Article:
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Inaugural Lecture Universitat Pompeu Fabra October 8 2008. Globalization and the Great Divergence. Jeffrey G. Williamson Harvard University and the University of Wisconsin. Motivation.

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globalization and the great divergence

Inaugural Lecture

Universitat Pompeu Fabra

October 8 2008

Globalization and the Great Divergence

Jeffrey G. WilliamsonHarvard University and the University of Wisconsin

motivation
Motivation

In David Landes’ (1998) words, why is the Third World periphery in the South so poor, and the industrial OECD core in the North so rich?

The competing explanations or fundamentals:

Culture: Polyani 1944; Landes 1998; Clark 2007

Geography: Diamond 1997; Sachs 2000, 2001; Easterly & Levine 2003

Institutions: North & Weingast 1989; AJR 2001, 2002, 2005

problems
Problems

Fundamentals don’t change very much over time.

So, what explains the timing of the great divergence between Core and Periphery? Why did the gap open so fast 1800-1913?

One possible explanation: the world was --

Closed and anti-global pre-1800

Open and pro-global 1800-1913

Closed and anti-global 1913-1950

Open and pro-global 1950-2008

four big facts
Four Big Facts

Fact 1: Rise in the Core-Periphery Income Per Capita Gap

the rise of the north south gap
The rise of the North-South gap

Source: Maddison (2001, Table B-21)

four big facts1
Four Big Facts

Fact 1: Rise in the Core-Periphery Income Per Capita Gap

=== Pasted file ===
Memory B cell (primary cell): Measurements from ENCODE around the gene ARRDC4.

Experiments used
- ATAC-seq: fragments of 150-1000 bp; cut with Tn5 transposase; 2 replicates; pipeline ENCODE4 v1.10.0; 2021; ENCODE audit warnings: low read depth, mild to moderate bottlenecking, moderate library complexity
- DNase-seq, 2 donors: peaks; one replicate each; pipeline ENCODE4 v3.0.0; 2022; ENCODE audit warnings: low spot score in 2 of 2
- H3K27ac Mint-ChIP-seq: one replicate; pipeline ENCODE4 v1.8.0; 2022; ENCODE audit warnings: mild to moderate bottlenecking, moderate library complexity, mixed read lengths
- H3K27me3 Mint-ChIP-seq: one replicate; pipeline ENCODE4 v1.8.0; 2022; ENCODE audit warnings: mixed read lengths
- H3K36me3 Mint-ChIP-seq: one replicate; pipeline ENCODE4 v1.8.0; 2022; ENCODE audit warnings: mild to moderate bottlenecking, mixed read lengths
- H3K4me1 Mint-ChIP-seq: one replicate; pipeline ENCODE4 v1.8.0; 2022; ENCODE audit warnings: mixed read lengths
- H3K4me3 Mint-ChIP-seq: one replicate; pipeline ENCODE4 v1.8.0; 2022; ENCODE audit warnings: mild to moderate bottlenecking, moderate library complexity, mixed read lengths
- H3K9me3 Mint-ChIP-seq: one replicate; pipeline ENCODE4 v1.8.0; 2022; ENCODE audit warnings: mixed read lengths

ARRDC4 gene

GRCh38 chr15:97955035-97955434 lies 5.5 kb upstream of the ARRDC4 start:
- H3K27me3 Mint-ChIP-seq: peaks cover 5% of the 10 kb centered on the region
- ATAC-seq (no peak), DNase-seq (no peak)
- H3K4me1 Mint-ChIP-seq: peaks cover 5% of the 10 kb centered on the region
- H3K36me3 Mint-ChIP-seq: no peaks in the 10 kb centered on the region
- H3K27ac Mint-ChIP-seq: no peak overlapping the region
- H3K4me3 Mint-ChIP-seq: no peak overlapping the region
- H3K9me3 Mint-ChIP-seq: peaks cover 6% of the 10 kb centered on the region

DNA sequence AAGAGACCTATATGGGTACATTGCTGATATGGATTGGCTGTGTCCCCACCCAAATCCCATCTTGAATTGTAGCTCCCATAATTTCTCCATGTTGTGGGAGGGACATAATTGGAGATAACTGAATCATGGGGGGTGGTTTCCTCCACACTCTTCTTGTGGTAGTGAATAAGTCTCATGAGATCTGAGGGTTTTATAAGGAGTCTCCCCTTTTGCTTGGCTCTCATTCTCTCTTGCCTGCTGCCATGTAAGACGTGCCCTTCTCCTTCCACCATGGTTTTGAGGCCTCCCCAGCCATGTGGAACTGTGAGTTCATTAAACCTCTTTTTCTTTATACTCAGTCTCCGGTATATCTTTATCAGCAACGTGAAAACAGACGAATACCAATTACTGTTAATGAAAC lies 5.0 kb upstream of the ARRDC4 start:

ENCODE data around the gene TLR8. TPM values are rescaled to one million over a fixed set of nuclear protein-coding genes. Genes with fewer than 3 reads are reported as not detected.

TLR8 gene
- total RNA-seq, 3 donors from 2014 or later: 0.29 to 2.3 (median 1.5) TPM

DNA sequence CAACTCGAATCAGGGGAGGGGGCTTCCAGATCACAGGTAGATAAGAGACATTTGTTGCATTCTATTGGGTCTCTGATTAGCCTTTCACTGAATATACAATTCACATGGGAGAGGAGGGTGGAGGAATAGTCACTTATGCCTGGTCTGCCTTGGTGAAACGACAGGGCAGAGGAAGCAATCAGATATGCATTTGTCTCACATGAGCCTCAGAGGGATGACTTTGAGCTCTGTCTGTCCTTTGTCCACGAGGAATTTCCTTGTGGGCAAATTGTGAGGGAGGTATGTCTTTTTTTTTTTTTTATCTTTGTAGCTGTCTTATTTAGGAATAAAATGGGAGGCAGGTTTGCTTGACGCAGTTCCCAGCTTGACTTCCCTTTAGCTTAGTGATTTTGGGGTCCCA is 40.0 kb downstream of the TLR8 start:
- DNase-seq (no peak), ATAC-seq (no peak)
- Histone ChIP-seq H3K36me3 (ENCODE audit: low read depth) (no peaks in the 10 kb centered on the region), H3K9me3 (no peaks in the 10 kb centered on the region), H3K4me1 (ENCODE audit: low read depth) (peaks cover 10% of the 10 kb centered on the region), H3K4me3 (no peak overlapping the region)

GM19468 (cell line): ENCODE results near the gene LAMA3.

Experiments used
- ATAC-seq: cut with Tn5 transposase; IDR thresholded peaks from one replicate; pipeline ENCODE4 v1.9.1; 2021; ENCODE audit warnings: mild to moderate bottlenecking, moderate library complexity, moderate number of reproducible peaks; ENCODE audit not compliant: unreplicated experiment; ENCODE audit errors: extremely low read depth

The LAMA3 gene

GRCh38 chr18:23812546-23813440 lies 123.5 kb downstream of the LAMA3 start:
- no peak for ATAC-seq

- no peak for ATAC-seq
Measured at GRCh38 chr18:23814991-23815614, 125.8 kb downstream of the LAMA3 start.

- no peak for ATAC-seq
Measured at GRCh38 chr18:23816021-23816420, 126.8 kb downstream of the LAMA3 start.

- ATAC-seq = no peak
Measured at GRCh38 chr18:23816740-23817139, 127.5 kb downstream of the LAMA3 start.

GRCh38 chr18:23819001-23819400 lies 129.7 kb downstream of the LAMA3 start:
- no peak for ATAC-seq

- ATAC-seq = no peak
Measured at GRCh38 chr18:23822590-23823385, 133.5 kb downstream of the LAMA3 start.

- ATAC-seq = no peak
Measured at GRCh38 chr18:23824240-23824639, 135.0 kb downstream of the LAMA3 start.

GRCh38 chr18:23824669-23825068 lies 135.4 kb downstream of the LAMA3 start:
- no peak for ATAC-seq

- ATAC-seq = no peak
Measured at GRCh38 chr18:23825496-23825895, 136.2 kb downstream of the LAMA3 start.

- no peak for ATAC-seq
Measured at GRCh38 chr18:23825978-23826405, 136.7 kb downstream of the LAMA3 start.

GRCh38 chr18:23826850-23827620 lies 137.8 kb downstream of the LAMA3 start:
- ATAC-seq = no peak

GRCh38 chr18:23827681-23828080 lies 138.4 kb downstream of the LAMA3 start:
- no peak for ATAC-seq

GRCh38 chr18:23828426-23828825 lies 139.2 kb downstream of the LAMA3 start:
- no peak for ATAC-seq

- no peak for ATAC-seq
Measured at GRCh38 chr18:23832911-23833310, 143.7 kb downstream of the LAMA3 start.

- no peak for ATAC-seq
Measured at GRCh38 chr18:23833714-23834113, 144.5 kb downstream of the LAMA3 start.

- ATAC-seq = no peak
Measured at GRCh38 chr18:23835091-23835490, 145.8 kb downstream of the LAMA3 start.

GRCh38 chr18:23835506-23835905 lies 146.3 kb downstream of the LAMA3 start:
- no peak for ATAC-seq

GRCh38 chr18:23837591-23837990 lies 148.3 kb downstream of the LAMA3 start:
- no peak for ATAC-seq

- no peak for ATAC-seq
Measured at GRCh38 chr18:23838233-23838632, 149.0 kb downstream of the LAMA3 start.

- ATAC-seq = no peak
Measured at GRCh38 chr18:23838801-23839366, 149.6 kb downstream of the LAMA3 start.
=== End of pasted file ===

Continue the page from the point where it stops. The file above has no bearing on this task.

Fact 2: De-Industrialization in the Poor Periphery

do industrial countries get richer
Do Industrial Countries Get Richer?

Current GDP per capita 1820-1950 and Industrialization 50 or 70 Years Before

per capita levels of industrialization 1750 1953
Per Capita Levels of Industrialization 1750-1953

Source: Bairoch (1982, Table 4, p. 281). The European core contains: Austria-Hungary, Belgium, France, Germany, Italy, Russia, Spain, Sweden, Switzerland, United Kingdom. The Asian and Latin American periphery contains: China, India (plus Pakistan in 1953), Brazil and Mexico.

more de industrialization figures
More de-industrialization figures

Textiles

Percent of Home Market Supplied by

Imports Domestic Industry

India 1833 5 95

India 1887 58-65 35-42

Ottoman 1820s 3 97

Ottoman 1870s 62-89 11-38

Mexico 1800s 25 75

Mexico 1879 40 60

four possible causes of de industrialization in the poor periphery
Four possible causes of de-industrialization in the Poor Periphery

● World market integration (e.g. globalization)

induces greater specialization (e.g. a new economic

order); implies tot improvement for periphery

● Rapid industrial productivity growth in Europe: implies tot improvement for periphery

● Deterioration in industrial productivity and

competitiveness in periphery; implies no tot

improvement for periphery

● Improved productivity in primary product export sector in periphery; implies no tot improvement for periphery

four big facts2
Four Big Facts

Fact 1: Rise in the Core-Periphery Income Per Capita Gap

Fact 2: De-Industrialization in the Poor Periphery

Fact 3: Secular Terms of Trade Boom and Bust

in the Periphery

what caused the 120 year secular boom bust in terms of trade for primary product producers
What caused the 120-year secular boom-bust in terms of trade for primary-product producers?

World market integration generated by a world-wide transport revolution caused CPC, lowered Pm and raised Px. Very fast initially, then a slow-down to steady state.

First

the 19 th century transport revolution on sea lanes
The 19th Century Transport Revolution on Sea Lanes

And then a slow approach to steady state …

second
Second